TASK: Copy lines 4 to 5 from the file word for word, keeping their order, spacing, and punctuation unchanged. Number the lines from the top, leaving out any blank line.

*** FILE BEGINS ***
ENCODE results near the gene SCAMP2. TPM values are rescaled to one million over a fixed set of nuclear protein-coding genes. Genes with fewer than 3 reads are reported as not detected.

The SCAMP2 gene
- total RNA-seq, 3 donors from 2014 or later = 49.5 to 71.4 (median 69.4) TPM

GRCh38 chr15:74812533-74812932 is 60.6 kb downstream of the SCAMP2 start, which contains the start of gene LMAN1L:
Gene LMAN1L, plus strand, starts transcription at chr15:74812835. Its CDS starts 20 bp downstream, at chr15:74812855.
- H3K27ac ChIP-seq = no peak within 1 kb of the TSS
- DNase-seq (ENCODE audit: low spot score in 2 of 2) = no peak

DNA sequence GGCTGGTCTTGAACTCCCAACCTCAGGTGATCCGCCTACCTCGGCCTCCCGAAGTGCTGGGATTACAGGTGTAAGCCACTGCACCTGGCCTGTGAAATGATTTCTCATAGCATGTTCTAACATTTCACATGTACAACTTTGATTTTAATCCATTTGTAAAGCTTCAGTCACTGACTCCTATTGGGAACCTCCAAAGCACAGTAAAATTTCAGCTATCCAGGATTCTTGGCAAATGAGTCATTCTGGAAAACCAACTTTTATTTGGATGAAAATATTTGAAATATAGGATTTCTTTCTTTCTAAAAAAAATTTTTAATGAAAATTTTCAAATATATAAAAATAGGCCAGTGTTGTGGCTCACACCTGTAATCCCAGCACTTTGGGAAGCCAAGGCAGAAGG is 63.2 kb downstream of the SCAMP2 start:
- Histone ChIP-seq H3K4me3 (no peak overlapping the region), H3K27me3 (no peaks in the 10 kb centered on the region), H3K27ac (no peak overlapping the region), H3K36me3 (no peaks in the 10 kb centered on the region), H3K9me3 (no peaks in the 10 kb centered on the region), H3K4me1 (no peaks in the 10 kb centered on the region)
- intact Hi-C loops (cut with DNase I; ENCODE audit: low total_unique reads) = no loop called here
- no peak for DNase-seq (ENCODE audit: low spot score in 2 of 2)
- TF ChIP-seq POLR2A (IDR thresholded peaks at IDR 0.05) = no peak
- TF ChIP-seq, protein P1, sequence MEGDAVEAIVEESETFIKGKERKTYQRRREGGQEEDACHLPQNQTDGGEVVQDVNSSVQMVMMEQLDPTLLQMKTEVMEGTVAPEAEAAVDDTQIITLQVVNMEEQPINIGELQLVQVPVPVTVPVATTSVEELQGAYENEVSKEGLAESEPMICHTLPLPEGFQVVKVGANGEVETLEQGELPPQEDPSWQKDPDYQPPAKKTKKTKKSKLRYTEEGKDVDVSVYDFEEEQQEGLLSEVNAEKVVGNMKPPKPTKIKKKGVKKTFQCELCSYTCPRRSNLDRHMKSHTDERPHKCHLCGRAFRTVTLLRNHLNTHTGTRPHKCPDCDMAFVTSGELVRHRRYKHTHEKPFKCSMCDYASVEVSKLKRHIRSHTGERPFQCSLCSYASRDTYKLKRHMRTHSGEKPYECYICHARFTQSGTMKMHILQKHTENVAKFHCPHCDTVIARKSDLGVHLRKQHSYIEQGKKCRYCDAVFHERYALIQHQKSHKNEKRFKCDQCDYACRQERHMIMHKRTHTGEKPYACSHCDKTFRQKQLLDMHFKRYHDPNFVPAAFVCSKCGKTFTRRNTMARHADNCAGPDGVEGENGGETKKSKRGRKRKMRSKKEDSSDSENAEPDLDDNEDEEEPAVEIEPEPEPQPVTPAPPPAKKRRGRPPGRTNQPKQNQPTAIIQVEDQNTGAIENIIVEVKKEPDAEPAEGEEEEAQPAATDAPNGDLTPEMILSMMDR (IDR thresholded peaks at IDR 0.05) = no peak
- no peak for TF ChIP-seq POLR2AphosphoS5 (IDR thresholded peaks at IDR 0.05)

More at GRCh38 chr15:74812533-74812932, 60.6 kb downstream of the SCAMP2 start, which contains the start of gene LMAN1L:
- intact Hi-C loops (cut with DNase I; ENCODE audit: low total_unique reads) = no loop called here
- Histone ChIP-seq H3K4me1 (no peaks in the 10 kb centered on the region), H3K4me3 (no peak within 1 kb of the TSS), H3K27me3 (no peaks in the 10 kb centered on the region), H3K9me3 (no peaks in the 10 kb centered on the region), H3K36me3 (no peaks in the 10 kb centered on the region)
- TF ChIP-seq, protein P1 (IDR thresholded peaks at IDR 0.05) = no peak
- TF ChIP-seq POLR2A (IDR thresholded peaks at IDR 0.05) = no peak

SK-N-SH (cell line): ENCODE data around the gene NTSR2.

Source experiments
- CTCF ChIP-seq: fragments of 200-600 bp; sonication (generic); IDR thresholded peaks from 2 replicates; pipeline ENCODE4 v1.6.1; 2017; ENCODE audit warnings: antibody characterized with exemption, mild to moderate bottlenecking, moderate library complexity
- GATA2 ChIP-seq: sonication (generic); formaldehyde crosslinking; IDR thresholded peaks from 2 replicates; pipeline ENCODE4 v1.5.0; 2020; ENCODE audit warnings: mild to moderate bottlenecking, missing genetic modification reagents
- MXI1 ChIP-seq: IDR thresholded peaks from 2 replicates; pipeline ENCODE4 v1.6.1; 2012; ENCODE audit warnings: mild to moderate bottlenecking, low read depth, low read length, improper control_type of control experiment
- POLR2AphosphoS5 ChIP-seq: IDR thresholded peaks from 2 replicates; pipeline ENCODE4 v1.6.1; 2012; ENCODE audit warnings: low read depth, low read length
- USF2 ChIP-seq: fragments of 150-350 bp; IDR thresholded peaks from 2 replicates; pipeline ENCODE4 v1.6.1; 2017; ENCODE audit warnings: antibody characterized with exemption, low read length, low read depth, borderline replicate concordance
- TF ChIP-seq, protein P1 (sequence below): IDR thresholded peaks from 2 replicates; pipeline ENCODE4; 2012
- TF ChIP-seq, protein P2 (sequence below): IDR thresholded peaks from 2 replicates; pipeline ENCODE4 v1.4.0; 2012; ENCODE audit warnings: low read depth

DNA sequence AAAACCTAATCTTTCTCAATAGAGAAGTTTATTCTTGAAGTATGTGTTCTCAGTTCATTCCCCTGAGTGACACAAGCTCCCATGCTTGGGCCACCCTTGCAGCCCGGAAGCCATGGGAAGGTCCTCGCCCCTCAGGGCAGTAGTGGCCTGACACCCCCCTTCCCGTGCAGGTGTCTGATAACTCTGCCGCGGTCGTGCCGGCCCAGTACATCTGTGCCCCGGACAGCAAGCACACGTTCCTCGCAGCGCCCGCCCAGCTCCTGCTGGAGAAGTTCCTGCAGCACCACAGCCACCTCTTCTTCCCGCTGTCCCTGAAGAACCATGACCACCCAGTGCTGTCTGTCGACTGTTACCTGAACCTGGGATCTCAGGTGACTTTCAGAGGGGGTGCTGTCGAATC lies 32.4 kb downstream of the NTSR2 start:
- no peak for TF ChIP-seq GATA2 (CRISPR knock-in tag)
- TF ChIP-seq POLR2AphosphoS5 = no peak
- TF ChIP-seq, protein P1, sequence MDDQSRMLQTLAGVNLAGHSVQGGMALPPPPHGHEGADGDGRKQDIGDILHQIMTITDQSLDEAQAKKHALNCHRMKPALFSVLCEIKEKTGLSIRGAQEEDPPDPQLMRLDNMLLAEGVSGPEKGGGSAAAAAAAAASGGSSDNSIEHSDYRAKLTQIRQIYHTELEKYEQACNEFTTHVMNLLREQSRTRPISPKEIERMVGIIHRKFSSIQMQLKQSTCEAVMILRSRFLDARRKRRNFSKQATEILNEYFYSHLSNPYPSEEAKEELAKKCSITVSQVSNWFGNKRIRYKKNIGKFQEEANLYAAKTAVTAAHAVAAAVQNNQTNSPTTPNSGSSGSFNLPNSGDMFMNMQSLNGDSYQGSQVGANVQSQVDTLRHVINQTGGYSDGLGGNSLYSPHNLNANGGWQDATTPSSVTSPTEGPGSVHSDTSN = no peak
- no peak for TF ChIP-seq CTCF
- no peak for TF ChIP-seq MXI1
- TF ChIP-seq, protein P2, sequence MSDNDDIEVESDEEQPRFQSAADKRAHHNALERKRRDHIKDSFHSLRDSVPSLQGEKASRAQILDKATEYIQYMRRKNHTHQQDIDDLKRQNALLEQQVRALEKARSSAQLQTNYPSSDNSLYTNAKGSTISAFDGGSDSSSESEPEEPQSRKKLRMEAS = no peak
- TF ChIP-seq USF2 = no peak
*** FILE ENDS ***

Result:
GRCh38 chr15:74812533-74812932 is 60.6 kb downstream of the SCAMP2 start, which contains the start of gene LMAN1L:
Gene LMAN1L, plus strand, starts transcription at chr15:74812835. Its CDS starts 20 bp downstream, at chr15:74812855.